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The Best Kitchen Flooring Ideas and Materials

There are many benefits of replacing your kitchen flooring. Whether you're ripping up your old worn-out flooring, looking to add value to your home, or require flooring that better suits your specific needs, you're sure to find the perfect match amongst the 11 versatile flooring options outlined below.

Our in-depth guide covers pros and cons, installation and maintenance tips, durability, affordability, and more. We cover all flooring types from the classics like hardwood and tile, to more unique types like rubber and cork.

Once you find the flooring type that best suits your kitchen, you may want to consider a full kitchen redesign to help upgrade the space and add value to your home. If so, check out our extensive selection of pre-assembled kitchen cabinets.

Kitchen Flooring Ideas

Use our guide on kitchen flooring to understand the traits, manufacturing processes and installation tips involved in each material.

Laminate Kitchen Flooring

Laminate kitchen flooring traits

Laminate flooring, not to be confused with vinyl flooring, is almost entirely wood product that is pressed and glued together. Laminate flooring is affordable, durable, and easy to install for those interested in DIY projects due to its tongue and groove design. Laminate flooring became increasingly popular as the first flooring option that looked nearly identical to hardwood, at a fraction of the cost.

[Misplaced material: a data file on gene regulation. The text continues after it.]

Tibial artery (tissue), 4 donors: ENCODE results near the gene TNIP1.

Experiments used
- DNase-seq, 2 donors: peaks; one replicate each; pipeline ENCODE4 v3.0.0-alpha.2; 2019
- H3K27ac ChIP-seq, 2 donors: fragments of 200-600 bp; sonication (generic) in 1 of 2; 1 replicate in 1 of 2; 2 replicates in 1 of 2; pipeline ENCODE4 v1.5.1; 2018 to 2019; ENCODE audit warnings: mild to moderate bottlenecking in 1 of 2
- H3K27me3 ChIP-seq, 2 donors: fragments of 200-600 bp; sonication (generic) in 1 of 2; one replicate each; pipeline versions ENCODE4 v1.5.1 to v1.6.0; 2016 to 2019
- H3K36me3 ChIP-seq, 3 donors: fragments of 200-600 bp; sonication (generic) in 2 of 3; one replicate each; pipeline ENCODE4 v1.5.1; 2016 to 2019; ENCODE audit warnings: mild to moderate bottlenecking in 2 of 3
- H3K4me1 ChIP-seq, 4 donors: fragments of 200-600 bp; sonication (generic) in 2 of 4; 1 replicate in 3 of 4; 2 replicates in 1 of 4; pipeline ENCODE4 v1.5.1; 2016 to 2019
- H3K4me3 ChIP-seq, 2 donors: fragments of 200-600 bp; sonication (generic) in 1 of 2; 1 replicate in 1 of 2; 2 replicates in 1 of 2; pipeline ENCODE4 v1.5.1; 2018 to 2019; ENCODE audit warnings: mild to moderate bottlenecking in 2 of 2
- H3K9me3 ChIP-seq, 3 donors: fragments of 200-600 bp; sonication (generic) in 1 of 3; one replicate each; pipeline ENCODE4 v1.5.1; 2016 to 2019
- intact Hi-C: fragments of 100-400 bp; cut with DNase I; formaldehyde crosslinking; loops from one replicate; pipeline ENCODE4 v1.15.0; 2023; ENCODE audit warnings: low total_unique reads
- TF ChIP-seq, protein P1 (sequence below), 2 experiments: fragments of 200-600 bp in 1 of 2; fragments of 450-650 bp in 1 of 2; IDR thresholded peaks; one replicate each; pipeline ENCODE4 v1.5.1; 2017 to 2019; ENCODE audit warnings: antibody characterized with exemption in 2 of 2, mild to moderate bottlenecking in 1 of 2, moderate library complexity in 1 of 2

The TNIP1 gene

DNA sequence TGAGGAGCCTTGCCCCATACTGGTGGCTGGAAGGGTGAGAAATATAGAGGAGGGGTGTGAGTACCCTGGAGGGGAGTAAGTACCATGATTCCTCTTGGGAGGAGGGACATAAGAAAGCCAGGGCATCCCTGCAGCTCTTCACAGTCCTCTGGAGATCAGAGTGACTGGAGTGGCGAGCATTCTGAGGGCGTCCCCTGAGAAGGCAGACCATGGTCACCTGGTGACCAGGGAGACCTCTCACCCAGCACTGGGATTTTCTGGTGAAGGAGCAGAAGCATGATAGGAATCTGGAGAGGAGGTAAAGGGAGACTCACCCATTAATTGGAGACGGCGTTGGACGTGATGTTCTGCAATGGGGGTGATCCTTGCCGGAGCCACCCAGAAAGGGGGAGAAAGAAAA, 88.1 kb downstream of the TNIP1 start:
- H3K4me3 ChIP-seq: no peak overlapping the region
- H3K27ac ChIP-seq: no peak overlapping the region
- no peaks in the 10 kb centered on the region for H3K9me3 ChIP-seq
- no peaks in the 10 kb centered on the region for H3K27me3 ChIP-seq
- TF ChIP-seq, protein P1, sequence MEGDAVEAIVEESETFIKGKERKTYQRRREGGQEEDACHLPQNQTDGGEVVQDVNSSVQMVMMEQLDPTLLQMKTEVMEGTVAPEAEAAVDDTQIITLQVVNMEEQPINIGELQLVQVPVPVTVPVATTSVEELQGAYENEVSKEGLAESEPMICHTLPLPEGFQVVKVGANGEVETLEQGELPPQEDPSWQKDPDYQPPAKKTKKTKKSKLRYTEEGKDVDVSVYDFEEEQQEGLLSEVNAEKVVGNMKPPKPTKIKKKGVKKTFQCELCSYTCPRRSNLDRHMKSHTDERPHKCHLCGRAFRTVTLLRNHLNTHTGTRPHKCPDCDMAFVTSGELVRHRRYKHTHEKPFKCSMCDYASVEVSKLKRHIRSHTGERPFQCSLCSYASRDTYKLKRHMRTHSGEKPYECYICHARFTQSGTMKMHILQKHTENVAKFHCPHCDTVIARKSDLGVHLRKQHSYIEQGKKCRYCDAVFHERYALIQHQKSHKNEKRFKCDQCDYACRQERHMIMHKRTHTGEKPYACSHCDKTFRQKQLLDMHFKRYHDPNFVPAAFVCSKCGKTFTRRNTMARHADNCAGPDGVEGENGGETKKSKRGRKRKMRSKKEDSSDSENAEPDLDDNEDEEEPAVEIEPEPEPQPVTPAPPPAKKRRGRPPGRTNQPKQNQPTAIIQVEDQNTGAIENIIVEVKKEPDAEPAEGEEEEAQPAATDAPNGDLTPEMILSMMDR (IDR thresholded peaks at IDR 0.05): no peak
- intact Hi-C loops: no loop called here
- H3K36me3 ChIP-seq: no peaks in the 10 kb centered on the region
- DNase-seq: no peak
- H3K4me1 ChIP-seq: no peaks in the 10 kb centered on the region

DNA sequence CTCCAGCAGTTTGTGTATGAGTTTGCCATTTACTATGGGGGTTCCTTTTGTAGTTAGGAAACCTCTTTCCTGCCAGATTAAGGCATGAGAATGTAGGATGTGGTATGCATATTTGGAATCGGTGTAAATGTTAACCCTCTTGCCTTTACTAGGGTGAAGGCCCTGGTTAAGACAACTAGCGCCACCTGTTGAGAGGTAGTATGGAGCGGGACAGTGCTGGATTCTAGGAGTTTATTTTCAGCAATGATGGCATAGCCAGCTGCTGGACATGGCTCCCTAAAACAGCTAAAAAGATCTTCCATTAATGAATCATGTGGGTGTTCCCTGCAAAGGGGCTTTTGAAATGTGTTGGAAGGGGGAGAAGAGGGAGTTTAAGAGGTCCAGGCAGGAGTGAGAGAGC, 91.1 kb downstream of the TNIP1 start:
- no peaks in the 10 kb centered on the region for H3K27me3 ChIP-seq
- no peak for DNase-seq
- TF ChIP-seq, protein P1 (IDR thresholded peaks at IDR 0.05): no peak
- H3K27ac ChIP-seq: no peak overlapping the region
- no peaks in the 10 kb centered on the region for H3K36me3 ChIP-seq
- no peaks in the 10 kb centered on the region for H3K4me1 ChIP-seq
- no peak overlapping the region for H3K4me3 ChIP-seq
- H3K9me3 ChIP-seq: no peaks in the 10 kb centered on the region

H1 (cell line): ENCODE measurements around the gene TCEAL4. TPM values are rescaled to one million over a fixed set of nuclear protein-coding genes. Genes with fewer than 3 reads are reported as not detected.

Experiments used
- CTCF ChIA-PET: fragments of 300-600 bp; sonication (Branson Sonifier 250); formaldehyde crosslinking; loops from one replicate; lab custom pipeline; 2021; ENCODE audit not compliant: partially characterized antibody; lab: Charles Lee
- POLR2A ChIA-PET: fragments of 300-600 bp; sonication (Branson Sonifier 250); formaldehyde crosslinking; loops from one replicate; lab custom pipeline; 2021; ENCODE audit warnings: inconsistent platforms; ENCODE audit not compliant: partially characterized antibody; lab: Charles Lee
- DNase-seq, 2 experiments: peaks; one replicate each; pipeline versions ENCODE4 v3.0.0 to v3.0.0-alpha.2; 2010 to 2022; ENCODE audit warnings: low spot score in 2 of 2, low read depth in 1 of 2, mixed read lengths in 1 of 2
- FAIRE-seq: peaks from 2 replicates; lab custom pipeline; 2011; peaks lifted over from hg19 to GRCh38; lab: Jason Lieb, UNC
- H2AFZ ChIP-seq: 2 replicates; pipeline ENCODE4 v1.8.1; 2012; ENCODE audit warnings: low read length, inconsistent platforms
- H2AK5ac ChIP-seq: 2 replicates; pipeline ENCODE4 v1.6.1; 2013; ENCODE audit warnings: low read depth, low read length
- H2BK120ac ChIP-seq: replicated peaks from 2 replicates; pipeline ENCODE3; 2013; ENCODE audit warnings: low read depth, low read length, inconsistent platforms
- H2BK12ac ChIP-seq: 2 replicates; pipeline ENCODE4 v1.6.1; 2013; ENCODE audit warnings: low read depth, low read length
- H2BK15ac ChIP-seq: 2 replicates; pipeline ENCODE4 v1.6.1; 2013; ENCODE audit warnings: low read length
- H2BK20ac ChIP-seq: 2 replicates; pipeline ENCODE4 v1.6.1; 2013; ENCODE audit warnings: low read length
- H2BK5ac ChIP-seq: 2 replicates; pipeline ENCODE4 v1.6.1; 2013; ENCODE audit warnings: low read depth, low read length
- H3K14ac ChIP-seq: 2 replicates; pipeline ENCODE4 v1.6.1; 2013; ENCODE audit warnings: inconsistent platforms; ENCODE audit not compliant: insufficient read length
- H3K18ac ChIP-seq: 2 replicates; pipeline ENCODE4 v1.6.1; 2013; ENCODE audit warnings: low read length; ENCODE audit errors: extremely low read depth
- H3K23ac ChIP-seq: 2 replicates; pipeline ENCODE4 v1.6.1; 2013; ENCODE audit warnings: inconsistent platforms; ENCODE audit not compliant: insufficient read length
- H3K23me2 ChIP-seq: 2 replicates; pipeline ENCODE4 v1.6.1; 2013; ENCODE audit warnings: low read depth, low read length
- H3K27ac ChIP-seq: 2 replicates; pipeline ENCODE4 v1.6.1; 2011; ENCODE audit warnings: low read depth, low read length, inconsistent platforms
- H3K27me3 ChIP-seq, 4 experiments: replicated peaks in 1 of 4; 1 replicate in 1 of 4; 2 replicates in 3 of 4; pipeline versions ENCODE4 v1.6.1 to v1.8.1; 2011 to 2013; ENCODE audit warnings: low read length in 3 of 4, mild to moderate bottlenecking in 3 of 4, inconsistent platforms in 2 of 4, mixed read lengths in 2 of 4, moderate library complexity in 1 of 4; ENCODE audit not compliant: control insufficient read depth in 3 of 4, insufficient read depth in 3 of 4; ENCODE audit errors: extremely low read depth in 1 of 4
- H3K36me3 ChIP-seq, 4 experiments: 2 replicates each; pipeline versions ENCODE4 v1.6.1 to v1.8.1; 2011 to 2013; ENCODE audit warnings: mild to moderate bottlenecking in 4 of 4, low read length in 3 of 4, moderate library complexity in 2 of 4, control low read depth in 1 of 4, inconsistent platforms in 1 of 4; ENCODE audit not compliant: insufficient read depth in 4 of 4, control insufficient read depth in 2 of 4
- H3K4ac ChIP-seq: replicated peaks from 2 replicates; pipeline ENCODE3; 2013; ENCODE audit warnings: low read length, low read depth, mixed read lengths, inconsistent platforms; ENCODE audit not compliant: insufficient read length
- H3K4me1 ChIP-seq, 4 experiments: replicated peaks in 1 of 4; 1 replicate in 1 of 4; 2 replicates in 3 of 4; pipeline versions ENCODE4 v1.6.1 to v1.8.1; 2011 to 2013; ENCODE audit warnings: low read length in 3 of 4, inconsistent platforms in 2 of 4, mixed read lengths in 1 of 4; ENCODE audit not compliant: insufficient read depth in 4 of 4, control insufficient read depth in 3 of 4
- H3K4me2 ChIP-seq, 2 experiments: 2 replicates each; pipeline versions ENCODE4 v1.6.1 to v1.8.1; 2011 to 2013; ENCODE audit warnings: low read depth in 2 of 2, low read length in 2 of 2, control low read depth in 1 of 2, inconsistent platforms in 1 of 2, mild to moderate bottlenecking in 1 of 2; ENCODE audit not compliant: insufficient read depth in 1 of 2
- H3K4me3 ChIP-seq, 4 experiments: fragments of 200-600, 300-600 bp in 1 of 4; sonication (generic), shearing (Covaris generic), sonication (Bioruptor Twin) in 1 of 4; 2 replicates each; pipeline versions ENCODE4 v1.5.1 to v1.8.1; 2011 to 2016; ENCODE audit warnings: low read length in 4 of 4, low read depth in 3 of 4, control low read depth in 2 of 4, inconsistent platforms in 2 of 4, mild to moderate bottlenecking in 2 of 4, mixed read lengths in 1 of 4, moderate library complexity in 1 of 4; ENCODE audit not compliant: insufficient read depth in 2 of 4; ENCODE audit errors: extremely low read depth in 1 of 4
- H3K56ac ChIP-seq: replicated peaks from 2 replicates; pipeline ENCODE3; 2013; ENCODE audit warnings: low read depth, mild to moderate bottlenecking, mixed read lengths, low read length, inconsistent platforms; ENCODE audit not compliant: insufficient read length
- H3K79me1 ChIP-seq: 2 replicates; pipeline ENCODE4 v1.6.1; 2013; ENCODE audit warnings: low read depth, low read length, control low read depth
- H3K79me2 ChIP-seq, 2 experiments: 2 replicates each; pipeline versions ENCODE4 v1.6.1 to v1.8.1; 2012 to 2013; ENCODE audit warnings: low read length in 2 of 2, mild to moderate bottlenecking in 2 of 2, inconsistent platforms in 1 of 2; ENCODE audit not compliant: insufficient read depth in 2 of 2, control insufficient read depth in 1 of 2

Laminate comes in a wide variety of options, so you won't have a problem finding a design that matches your kitchen's aesthetic. The only major con for laminate flooring is that it's susceptible to warping from heavy water damage, such as a dishwasher or washing machine flood.

Hardwood Kitchen Flooring

Hardwood kitchen flooring traits

Hardwood is one of the most classic flooring options on the market. Hardwood flooring is unrivaled in quality and aesthetic appeal, adding significant financial value to any home that has it. Hardwood flooring is generally more expensive than other options due to its manufacturing processes; each strip needs to be cut and planed, stained, and sealed before being shipped to wholesalers.

Like laminate flooring, hardwood is also easy to install due to its tongue and groove design. A properly sealed hardwood floor is very easy to maintain on a daily basis. Hardwood floors do need refinishing about every 7 to 10 years, but refinishing the floors will quickly solve any minor blemish issues such as scratches and stains.

Vinyl Kitchen Flooring

Vinyl kitchen flooring traits

Vinyl kitchen flooring, unlike laminate flooring, is made completely of non-biodegradable PVC plastic. The biggest appeal of vinyl flooring is that it's 100 percent waterproof. Other pros for vinyl flooring is that it is inexpensive, comfortable to walk on, and sound dampening.

As for installation, vinyl flooring comes in sheets or tile and is glued down to the flooring underneath. The gluing method makes for a relatively cheap installation but can cause problems if you ever want to remove it.